Dean's Desk: Anatomy of a decision to start a tax clinic

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dean-newton-notre-dameNotre Dame Law students will soon have the opportunity to learn tax law by practicing it under the close supervision of full-time expert faculty. It is an exciting development for all of us at the law school. Moreover, at a time of straitened budgets, we have secured financing from the IRS for the clinic, a Low Income Taxpayer Clinic.

Law school decision-making is not always swift, because it is collaborative. Here’s how we went from idea to reality in creating the new clinic.

Our annual surveys of the graduating class revealed that students wanted more clinical opportunities. Even though we had grown our externship program considerably, providing a number of increased opportunities for experiential learning (and thus meeting the new ABA standard requiring at least six credit hours of experiential courses), clinics are still regarded as providing an unparalleled opportunity to represent clients in a small law firm setting under the supervision of a licensed attorney. We have four clinics at the Law School, but unmet student demand for clinical training remained strong.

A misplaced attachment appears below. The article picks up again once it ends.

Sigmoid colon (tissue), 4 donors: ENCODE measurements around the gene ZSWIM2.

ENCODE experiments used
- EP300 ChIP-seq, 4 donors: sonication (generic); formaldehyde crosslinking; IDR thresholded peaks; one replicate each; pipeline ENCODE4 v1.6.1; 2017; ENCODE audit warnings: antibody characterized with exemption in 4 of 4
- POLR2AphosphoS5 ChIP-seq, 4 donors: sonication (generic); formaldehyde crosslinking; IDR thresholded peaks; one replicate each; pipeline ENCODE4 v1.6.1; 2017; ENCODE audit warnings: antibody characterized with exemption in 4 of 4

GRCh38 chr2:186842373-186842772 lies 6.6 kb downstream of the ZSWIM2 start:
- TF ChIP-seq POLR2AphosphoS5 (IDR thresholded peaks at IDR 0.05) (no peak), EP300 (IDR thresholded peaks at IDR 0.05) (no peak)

Thus, we began to consider options. If the best solution was to establish a brand new clinic, we asked, what area of law should be the focus of the clinic? To answer that question, we needed to know what additional clinical training would most benefit our students, the kinds of legal services needs that were going unmet in our area, and last, but not least, how we would pay for it (with an 8-1 student-faculty ratio, clinics are expensive).